Supervisor Gordon Mar has introduced a ballot measure to help City College of San Francisco survive the economic slump by setting aside $20 million or more a year for the financially challenged institution over the next two decades.
Mar introduced a proposed charter amendment Tuesday at the Board of Supervisors to create a Workforce Education and Recovery Fund. If approved by the board, the measure would appear before voters in November.
The proposal would earmark $20 million annually for CCSF from The City general fund beginning in the 2021-22 fiscal year. The set-aside would increase by $2 million a year until reaching $30 million in 2026-27 and gradually grow thereafter until it sunsets in 2040-41.
The cost of the legislation could raise concerns at a time when San Francisco is facing a projected $1.7 billion budget deficit over the next two fiscal years because of the COVID-19 crisis.
But proponents argue that the job training and education opportunities provided by the college are critical to The City recovering from economic impacts of the coronavirus pandemic.
The college provides training for future generations of nurses, paramedics, firefighters and other professionals. One-third of the funding would be designated for workforce and professional development programs.
“City College provides the most comprehensive offering of vocational training and adult education programs in our city, and it’s tuition-free for all San Francisco residents,” Mar said.
“The Workforce Education and Recovery Fund will ensure that nearly 100,000 unemployed San Franciscans can upgrade their skills and get back to work as soon as possible,” he added.
Mar was speaking at a virtual press conference alongside the interim CCSF chancellor, members of the Board of Trustees, current and former students and faculty members.
Even before the pandemic struck, college officials were planning on cutting the course schedule by nearly 300 classes next school year, or 17 percent, because of budget issues.
Now, with Gov. Gavin Newsom proposing cuts to community colleges across California, the situation is looking even more dire.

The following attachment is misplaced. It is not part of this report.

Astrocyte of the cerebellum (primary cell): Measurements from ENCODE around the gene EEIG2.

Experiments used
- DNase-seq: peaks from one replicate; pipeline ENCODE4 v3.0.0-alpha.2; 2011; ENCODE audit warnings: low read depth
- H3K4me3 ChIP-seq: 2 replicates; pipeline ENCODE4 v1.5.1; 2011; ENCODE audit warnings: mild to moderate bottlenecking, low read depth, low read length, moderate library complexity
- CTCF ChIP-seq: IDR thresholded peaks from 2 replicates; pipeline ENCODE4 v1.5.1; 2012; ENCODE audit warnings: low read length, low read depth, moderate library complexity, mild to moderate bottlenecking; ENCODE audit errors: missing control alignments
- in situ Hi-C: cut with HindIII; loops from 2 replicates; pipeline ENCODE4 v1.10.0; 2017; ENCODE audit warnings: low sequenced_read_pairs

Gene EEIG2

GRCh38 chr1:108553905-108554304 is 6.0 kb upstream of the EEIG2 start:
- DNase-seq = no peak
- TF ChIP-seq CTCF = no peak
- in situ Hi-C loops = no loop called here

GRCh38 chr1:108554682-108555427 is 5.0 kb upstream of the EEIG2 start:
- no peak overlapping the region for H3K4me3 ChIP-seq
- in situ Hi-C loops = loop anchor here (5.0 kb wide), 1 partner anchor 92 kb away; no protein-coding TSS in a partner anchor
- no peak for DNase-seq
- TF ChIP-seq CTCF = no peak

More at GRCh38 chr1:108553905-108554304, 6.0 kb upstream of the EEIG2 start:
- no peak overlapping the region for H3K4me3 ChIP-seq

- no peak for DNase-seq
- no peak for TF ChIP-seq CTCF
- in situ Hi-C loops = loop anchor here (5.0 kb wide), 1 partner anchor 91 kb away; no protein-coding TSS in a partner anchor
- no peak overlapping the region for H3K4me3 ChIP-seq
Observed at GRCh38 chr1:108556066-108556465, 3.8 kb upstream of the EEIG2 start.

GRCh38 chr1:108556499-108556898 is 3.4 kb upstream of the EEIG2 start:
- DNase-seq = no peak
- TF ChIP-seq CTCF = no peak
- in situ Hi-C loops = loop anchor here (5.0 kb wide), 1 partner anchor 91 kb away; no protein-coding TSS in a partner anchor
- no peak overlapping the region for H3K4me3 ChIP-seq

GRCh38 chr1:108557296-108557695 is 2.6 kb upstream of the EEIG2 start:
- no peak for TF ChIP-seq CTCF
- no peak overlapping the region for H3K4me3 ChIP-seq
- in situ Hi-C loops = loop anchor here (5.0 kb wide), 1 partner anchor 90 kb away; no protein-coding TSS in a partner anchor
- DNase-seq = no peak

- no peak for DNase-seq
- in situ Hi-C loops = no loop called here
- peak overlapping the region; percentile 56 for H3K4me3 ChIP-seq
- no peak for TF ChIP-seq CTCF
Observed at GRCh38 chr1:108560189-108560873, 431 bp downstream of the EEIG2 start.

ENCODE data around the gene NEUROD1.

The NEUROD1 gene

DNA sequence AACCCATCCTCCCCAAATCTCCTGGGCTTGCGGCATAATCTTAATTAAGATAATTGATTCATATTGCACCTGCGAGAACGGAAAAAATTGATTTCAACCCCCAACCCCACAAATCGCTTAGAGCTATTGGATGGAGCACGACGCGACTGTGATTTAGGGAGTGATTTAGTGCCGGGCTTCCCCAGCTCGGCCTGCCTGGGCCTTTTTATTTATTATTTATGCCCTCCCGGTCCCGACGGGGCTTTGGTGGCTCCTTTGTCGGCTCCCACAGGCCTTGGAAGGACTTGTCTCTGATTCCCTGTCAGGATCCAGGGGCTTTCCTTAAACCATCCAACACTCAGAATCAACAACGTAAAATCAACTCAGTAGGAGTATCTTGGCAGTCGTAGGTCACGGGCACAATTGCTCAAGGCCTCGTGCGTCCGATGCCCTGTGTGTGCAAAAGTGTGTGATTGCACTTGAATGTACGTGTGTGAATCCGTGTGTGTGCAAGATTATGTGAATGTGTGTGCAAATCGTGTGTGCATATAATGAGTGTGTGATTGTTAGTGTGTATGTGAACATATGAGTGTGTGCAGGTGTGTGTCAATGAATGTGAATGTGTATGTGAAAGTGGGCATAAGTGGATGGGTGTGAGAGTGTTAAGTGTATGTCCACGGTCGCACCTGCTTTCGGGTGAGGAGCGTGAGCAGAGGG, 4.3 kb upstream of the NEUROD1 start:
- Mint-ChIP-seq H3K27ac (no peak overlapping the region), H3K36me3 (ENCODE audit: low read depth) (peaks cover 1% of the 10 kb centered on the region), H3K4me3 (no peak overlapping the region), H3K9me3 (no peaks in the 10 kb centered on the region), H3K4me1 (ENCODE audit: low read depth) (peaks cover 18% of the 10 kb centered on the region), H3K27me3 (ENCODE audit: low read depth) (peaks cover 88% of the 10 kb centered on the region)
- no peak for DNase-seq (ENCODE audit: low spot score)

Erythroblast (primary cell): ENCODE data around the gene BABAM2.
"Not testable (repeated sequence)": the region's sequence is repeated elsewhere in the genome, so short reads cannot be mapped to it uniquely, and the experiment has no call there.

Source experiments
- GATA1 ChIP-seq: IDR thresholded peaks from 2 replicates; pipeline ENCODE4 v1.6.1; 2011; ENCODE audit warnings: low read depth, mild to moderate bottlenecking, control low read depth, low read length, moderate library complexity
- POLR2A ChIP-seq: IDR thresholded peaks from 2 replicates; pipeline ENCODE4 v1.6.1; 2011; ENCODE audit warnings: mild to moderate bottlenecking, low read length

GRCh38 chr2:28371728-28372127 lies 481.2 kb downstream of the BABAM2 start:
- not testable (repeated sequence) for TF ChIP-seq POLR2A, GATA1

As many as 500 classes could be on the chopping block in the following school year, said Interim Chancellor Dianna Gonzales.
Gonzales said it is critical for the ballot measure to pass so that the college can continue training students.
“We are the linchpin for economic recovery,” Gonzales said. “When the recessions hit, that is when our enrollment grows. But that is when we are least funded.”
“We want to break that crazy cycle, she added. We don’t want to be in a position where we are turning students away.”
Jennifer Worley, president of the American Federation of Teachers Local 2121, said the costs of operating certain programs including nursing already exceed the state funding currently provided.
Yet those programs churn out legions of health care providers who work in San Francisco, like the nursing students who were recently out swabbing people in the Mission District to test for COVID-19.
“There is a real funding gap for a lot of these programs and that is why San Franciscans are here today asking our city to help,” Worley said. “This fund is crucial to the survival of City College and the job training programs that we provide.”
Shanell Williams, president of the Board of Trustees, said a study once found that the college provides $300 million worth of economic activity for San Francisco. She also noted that voters just approved an $845 million facilities bond to repair aging CCSF infrastructure.
“This legislation is a win for San Francisco,” Williams said. “Let’s just get this passed in November.”
The measure would expand on a voter-approved arts and sports fund for K-12 schools from 2004, called the Public Education Enrichment Fund, without reducing funding for the San Francisco Unified School District, according to Mar’s Office.
The legislation would also create an oversight committee to monitor the fund, Mar said.